Thursday, May 11, 2006

Boiling Up From The Fever Swamp

With the Republican party in near full retreat, now is a good time to look at where to take progressive politics in the next ten years or so. The Democrats have kept their platform close to the vest and rightly so, for why should we give the Republicans an easy target for their slash-and-burn politics? They wanted control of Washington, they got it and now they can use their own ideas to govern. The fact that those ideas have resulted in a disaster is both frightening and unsurprising. Hopefully America will finally wake up and realize that the governing policies of the conservative movement are an abject failure and, worse, have done real damage to our nation.

As an antidote to six poisonous years of Republican failures, it's high time to get some progressive ideals back into the country's dialogue. Control of the "conventional wisdom" is essential in getting our country back on the progressive track for which it was once known throughout the world. Digby, as usual, has an astute take on moving progressive ideas back into the mainstream:

I have long felt that one of the things the right does well is prepare the ground for ideas that are not considered mainstream. The ideas themselves ... well, that's another story and their ideas often fail on their own merit. But they are very good at bringing their ideas into mainstream dialog and making them sound comfortably familiar. And with each success, they move the goalposts farther to the right.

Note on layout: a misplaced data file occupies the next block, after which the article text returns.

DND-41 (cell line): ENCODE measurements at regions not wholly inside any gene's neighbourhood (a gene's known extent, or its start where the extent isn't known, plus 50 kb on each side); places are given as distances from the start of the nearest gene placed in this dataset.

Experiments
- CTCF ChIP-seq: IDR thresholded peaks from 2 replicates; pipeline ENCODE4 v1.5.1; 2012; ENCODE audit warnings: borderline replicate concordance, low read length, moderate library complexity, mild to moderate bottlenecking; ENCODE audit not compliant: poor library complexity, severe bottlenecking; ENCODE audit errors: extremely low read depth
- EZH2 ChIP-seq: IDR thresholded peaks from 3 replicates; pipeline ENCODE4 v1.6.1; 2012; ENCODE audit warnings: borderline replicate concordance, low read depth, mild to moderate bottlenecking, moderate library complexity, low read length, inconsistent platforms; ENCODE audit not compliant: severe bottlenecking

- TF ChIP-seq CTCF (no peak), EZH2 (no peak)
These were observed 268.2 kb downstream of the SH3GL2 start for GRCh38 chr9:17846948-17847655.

I just think there is merit in thinking about the right tactics for advancing big ideas that may not be on the radar screen right now, but could be if we are tactically intelligent about advancing them. And I think the blogosphere may be a good place to get these ideas percolating.

An excellent idea! There are plenty of great progressive ideas just floating around out there that are really not getting talked about much in the media or even the blogs. In fact, in our media's current deplorable state, progressive ideology is almost non-existent. Time to change all that. What I lack in "tactical intelligence" I can make up for with verbosity and enthusiasm! So let's look at one of my favorite progressive ideas and see if we can't start to nudge the CW in the proper direction once more.

The Maximum Wage

The unequal distribution of wealth is a huge problem for capitalist countries and ours is no exception. While the problem here has not reached the level of Mexico, for example, it's still a nagging problem which doesn't get addressed nearly often enough. In fact, almost all of Bush's economic policies, supported by his Rubber Stamp Republican Congress, have helped to exacerbate the problem. Most economists agree that one of the keys to economic success for a nation is a thriving middle class, which is something a maximum wage would help insure.